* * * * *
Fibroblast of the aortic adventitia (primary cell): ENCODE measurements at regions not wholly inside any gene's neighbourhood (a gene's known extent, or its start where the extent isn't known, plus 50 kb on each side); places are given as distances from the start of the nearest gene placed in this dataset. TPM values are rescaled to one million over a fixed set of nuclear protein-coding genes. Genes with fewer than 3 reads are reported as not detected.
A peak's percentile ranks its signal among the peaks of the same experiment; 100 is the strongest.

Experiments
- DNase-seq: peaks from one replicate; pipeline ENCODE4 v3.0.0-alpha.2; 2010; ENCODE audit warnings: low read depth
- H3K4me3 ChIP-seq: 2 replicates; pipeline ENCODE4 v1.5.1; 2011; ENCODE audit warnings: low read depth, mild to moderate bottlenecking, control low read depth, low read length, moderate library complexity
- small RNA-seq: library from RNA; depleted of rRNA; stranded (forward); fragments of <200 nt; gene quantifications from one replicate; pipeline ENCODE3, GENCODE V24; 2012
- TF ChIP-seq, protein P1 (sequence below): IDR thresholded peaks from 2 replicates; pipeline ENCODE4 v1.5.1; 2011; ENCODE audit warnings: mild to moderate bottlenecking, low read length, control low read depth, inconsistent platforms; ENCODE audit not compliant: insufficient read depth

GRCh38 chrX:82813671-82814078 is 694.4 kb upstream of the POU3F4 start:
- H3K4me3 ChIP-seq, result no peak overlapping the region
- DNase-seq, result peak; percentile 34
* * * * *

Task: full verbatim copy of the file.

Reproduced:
Fibroblast of the aortic adventitia (primary cell): ENCODE measurements at regions not wholly inside any gene's neighbourhood (a gene's known extent, or its start where the extent isn't known, plus 50 kb on each side); places are given as distances from the start of the nearest gene placed in this dataset. TPM values are rescaled to one million over a fixed set of nuclear protein-coding genes. Genes with fewer than 3 reads are reported as not detected.
A peak's percentile ranks its signal among the peaks of the same experiment; 100 is the strongest.

Experiments
- DNase-seq: peaks from one replicate; pipeline ENCODE4 v3.0.0-alpha.2; 2010; ENCODE audit warnings: low read depth
- H3K4me3 ChIP-seq: 2 replicates; pipeline ENCODE4 v1.5.1; 2011; ENCODE audit warnings: low read depth, mild to moderate bottlenecking, control low read depth, low read length, moderate library complexity
- small RNA-seq: library from RNA; depleted of rRNA; stranded (forward); fragments of <200 nt; gene quantifications from one replicate; pipeline ENCODE3, GENCODE V24; 2012
- TF ChIP-seq, protein P1 (sequence below): IDR thresholded peaks from 2 replicates; pipeline ENCODE4 v1.5.1; 2011; ENCODE audit warnings: mild to moderate bottlenecking, low read length, control low read depth, inconsistent platforms; ENCODE audit not compliant: insufficient read depth

GRCh38 chrX:82813671-82814078 is 694.4 kb upstream of the POU3F4 start:
- H3K4me3 ChIP-seq, result no peak overlapping the region
- DNase-seq, result peak; percentile 34